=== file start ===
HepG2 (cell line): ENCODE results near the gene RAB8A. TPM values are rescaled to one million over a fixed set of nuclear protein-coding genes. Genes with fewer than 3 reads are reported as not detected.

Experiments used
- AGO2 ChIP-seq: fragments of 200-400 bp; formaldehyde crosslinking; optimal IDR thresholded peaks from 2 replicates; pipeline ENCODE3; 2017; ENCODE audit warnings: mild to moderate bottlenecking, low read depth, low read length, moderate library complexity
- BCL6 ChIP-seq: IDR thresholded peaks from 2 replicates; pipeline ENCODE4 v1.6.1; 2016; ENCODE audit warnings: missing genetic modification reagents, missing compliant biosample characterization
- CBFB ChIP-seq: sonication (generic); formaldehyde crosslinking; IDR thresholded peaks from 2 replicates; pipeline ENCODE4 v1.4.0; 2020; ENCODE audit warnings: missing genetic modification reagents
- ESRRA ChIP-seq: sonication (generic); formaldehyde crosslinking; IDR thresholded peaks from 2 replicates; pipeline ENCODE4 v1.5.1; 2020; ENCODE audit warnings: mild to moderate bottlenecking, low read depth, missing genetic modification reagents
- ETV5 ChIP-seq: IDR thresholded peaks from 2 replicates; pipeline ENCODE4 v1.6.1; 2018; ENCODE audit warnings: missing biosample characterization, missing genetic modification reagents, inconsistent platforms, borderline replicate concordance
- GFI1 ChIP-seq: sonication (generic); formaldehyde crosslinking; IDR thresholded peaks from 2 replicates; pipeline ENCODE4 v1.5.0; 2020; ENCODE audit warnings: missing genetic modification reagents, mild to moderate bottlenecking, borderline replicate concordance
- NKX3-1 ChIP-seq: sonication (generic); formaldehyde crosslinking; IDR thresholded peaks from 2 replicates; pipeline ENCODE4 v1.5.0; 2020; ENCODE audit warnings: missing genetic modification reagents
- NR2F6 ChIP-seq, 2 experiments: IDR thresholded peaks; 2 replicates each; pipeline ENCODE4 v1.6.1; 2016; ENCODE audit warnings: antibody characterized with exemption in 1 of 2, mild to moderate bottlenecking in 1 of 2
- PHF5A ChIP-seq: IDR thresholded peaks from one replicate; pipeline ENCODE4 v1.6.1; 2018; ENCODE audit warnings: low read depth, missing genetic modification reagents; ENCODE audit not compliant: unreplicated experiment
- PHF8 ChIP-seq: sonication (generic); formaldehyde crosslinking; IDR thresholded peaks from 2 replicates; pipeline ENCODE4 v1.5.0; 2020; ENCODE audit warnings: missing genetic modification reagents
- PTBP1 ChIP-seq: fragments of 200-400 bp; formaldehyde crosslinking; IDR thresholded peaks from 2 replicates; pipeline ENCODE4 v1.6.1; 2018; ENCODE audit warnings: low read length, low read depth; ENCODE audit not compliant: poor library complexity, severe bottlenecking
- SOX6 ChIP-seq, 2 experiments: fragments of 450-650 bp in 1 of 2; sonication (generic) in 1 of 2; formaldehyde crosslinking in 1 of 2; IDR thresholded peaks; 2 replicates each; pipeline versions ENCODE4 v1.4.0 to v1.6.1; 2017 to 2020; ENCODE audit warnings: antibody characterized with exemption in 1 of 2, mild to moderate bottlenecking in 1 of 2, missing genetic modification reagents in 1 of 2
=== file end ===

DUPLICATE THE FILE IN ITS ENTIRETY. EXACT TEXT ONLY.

HepG2 (cell line): ENCODE results near the gene RAB8A. TPM values are rescaled to one million over a fixed set of nuclear protein-coding genes. Genes with fewer than 3 reads are reported as not detected.

Experiments used
- AGO2 ChIP-seq: fragments of 200-400 bp; formaldehyde crosslinking; optimal IDR thresholded peaks from 2 replicates; pipeline ENCODE3; 2017; ENCODE audit warnings: mild to moderate bottlenecking, low read depth, low read length, moderate library complexity
- BCL6 ChIP-seq: IDR thresholded peaks from 2 replicates; pipeline ENCODE4 v1.6.1; 2016; ENCODE audit warnings: missing genetic modification reagents, missing compliant biosample characterization
- CBFB ChIP-seq: sonication (generic); formaldehyde crosslinking; IDR thresholded peaks from 2 replicates; pipeline ENCODE4 v1.4.0; 2020; ENCODE audit warnings: missing genetic modification reagents
- ESRRA ChIP-seq: sonication (generic); formaldehyde crosslinking; IDR thresholded peaks from 2 replicates; pipeline ENCODE4 v1.5.1; 2020; ENCODE audit warnings: mild to moderate bottlenecking, low read depth, missing genetic modification reagents
- ETV5 ChIP-seq: IDR thresholded peaks from 2 replicates; pipeline ENCODE4 v1.6.1; 2018; ENCODE audit warnings: missing biosample characterization, missing genetic modification reagents, inconsistent platforms, borderline replicate concordance
- GFI1 ChIP-seq: sonication (generic); formaldehyde crosslinking; IDR thresholded peaks from 2 replicates; pipeline ENCODE4 v1.5.0; 2020; ENCODE audit warnings: missing genetic modification reagents, mild to moderate bottlenecking, borderline replicate concordance
- NKX3-1 ChIP-seq: sonication (generic); formaldehyde crosslinking; IDR thresholded peaks from 2 replicates; pipeline ENCODE4 v1.5.0; 2020; ENCODE audit warnings: missing genetic modification reagents
- NR2F6 ChIP-seq, 2 experiments: IDR thresholded peaks; 2 replicates each; pipeline ENCODE4 v1.6.1; 2016; ENCODE audit warnings: antibody characterized with exemption in 1 of 2, mild to moderate bottlenecking in 1 of 2
- PHF5A ChIP-seq: IDR thresholded peaks from one replicate; pipeline ENCODE4 v1.6.1; 2018; ENCODE audit warnings: low read depth, missing genetic modification reagents; ENCODE audit not compliant: unreplicated experiment
- PHF8 ChIP-seq: sonication (generic); formaldehyde crosslinking; IDR thresholded peaks from 2 replicates; pipeline ENCODE4 v1.5.0; 2020; ENCODE audit warnings: missing genetic modification reagents
- PTBP1 ChIP-seq: fragments of 200-400 bp; formaldehyde crosslinking; IDR thresholded peaks from 2 replicates; pipeline ENCODE4 v1.6.1; 2018; ENCODE audit warnings: low read length, low read depth; ENCODE audit not compliant: poor library complexity, severe bottlenecking
- SOX6 ChIP-seq, 2 experiments: fragments of 450-650 bp in 1 of 2; sonication (generic) in 1 of 2; formaldehyde crosslinking in 1 of 2; IDR thresholded peaks; 2 replicates each; pipeline versions ENCODE4 v1.4.0 to v1.6.1; 2017 to 2020; ENCODE audit warnings: antibody characterized with exemption in 1 of 2, mild to moderate bottlenecking in 1 of 2, missing genetic modification reagents in 1 of 2